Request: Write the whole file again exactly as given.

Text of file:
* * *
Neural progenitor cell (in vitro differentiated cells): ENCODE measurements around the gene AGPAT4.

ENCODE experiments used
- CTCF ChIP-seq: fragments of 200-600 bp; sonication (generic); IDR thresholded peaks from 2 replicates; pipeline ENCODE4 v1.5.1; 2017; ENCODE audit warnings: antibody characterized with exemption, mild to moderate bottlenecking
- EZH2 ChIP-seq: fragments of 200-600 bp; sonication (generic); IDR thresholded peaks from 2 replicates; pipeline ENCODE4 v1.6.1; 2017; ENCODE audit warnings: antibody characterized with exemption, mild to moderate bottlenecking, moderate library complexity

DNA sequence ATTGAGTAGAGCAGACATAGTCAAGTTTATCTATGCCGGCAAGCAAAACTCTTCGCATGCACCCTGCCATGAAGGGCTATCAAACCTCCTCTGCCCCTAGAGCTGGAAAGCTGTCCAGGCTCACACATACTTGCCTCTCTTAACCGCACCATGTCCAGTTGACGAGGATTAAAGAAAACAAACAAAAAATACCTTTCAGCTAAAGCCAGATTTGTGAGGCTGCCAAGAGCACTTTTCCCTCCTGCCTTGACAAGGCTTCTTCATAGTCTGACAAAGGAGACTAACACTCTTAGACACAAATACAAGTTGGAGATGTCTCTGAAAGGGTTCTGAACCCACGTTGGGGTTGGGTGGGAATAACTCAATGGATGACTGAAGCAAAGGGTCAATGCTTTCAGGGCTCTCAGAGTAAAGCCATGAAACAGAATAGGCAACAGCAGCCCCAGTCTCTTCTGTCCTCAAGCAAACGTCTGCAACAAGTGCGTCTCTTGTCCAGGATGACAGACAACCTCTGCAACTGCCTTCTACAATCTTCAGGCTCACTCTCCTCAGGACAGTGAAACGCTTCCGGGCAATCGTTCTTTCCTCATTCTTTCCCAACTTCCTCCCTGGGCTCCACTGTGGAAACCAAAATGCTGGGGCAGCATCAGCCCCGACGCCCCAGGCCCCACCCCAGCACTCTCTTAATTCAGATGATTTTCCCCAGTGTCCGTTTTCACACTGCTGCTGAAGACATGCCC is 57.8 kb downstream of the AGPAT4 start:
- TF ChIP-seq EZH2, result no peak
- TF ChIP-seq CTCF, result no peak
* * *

Neural progenitor cell (in vitro differentiated cells): ENCODE measurements around the gene AGPAT4.

ENCODE experiments used
- CTCF ChIP-seq: fragments of 200-600 bp; sonication (generic); IDR thresholded peaks from 2 replicates; pipeline ENCODE4 v1.5.1; 2017; ENCODE audit warnings: antibody characterized with exemption, mild to moderate bottlenecking
- EZH2 ChIP-seq: fragments of 200-600 bp; sonication (generic); IDR thresholded peaks from 2 replicates; pipeline ENCODE4 v1.6.1; 2017; ENCODE audit warnings: antibody characterized with exemption, mild to moderate bottlenecking, moderate library complexity

DNA sequence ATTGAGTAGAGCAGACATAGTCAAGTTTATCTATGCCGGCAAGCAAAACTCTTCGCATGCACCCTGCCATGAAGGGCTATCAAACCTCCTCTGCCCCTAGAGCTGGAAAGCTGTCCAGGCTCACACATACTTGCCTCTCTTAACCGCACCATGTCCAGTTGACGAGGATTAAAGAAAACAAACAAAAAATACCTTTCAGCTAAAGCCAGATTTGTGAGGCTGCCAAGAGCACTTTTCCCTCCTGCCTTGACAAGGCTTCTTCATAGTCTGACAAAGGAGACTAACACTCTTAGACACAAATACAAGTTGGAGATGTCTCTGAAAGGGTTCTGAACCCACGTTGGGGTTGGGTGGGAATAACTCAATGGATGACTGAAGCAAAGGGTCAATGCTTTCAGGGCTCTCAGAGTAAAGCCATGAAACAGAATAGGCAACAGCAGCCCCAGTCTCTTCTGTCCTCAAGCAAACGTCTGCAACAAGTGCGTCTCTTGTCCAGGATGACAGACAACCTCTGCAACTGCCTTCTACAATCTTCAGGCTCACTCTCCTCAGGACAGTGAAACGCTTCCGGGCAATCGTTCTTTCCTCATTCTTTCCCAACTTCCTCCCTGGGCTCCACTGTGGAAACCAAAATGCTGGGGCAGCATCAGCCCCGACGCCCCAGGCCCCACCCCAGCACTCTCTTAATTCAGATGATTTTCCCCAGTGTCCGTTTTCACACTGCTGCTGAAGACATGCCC is 57.8 kb downstream of the AGPAT4 start:
- TF ChIP-seq EZH2, result no peak
- TF ChIP-seq CTCF, result no peak